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Bernie Sanders: The Devil on the Democratic Shoulder

The more establishment Dems condemn him, the more tempting a vote for him becomes.

Let me preface this by saying: I am not going to vote for Bernie Sanders. I like a lot of what he has to say on foreign policy and surveillance—indeed, because Sanders doesn’t mince words, I often like it more than what I hear from the other Democrats. And some of his denouncements of American oligarchy strike a faint if very melodious chord. But then you get to his prior equivocating over communist dictatorships, his Caracas-on-the-Atlantic economic program, his disinterest in paying for his new spending, his extremism on abortion. Those things constitute the bulk of his message, and so for me, it’s a hard pass.

But Lord, do I get the temptation.

The Democratic Party and its allies are right now deploying every antibody they have to try to stop Sanders. A New York Times editorial called Sanders’ agenda “overly rigid, untested and divisive.” James Carville, who I thought had long ago turned into a scarecrow, called Sanders’ supporters a “cult” and Sanders himself a “communist.” Former Goldman Sachs CEO Lloyd Blankfein insinuated that Sanders would be backed by the Russians. MSNBC has been quantifiably negative towards the Vermont senator. And that’s before we turn back the clock to 2016 and remember how the DNC tried to rig the primaries against Sanders, how Donna Brazile smuggled debate topics to the Clinton campaign, how Sanders got royally and thoroughly shafted for the crime of offering a friendly in-house critique of Mrs. Clinton’s vulgar transactionalism.

You think about these things and you say to yourself, gosh, wouldn’t it be fun to poke these people in the eyes? Wouldn’t it be sweet to watch one of those 128-person CNN horseshoe panels choke their way through Sanders clinching the nomination? That, of course, was one reason Republicans backed Donald Trump: they wanted to spite the country’s political and media establishments, which kept telling them that Trump wouldn’t win, couldn’t win, shouldn’t win. This is the politics of transgression. It’s hardly new, but in an age when we’re constantly inundated by talking heads, many of them smug and saying the same thing, the temptation to transgress has become more potent than ever. And why not? Kingsley Amis once said, “If you can’t annoy somebody, there is little point in writing.” The same might also be said about voting.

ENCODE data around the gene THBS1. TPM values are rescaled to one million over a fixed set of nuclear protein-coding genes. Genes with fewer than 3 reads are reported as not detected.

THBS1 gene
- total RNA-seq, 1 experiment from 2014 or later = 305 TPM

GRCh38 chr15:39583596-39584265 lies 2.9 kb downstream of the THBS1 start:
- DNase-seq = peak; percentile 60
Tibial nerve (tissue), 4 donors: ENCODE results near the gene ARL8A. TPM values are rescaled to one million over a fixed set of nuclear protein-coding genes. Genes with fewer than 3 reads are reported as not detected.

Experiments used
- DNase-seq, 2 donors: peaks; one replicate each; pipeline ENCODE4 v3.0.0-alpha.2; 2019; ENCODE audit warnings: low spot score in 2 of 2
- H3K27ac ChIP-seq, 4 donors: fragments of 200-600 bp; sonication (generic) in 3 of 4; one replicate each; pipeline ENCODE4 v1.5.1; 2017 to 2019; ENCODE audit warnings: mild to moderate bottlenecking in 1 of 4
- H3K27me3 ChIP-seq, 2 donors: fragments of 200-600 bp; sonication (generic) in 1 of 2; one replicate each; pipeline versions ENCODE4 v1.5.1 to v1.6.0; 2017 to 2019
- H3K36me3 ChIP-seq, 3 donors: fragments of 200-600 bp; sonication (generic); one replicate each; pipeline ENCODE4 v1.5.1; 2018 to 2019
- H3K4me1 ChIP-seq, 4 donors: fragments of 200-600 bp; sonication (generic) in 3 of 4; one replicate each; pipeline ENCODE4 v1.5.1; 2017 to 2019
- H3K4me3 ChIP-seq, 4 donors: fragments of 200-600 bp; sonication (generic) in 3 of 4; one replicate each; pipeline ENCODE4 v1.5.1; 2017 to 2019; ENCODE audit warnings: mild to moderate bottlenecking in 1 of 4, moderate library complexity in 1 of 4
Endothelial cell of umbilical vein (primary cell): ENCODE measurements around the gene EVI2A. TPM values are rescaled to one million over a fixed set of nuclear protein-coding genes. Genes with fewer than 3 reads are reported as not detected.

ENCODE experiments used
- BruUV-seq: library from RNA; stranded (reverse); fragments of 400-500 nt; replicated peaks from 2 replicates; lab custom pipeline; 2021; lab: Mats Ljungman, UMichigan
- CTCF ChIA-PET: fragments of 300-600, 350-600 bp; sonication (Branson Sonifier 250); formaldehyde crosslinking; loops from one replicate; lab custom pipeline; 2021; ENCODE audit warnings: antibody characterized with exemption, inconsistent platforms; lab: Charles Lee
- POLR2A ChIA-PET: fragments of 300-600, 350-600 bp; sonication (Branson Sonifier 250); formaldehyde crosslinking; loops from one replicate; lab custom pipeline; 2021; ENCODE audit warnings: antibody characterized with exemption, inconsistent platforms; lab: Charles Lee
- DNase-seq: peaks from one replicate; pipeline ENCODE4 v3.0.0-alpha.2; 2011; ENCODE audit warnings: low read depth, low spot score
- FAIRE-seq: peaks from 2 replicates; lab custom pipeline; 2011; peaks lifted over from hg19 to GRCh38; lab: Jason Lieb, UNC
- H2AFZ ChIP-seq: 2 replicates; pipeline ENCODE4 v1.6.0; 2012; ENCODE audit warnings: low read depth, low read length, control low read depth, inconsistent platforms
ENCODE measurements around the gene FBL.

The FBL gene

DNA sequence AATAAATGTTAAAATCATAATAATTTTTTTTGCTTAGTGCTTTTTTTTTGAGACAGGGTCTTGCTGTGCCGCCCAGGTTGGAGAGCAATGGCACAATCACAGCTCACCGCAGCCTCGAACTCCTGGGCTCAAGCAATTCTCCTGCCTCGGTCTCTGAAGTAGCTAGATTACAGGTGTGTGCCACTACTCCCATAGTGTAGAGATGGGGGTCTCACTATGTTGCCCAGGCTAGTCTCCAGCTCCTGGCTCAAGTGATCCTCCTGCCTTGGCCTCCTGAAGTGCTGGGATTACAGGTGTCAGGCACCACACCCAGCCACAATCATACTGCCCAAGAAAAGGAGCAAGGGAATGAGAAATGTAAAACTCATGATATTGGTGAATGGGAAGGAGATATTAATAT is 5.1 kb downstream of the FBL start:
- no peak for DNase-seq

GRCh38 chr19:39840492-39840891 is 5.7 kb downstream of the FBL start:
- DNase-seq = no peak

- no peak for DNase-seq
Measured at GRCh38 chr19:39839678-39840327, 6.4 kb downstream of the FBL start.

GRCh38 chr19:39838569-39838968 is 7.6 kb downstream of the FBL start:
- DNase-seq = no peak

There’s also a more substantive reason to get naughty with Sanders: so many of those caterwauling about his ascent have been consistently wrong for a very long time. (Seriously, who the hell was camped out in front of their TV desperately waiting for Lloyd Blankfein to weigh in? The government bailed out Goldman Sachs to the tune of $10 billion; that should at least buy us his silence.) If you want to know why Sanders is doing well, it’s because he promises the most jarring course correction away from the Blankfeins of the world, whom Millennials view as having dimmed their futures. Alas, his solutions are unworkable. And the politics of transgression is ultimately hollow—right now we have far too much of it actually, especially in the GOP. Still, it may be that Democrats find themselves in a pickle. The more they push back against Sanders, the more alluring he becomes.

about the author

Matt Purple is the managing editor of The American Conservative.

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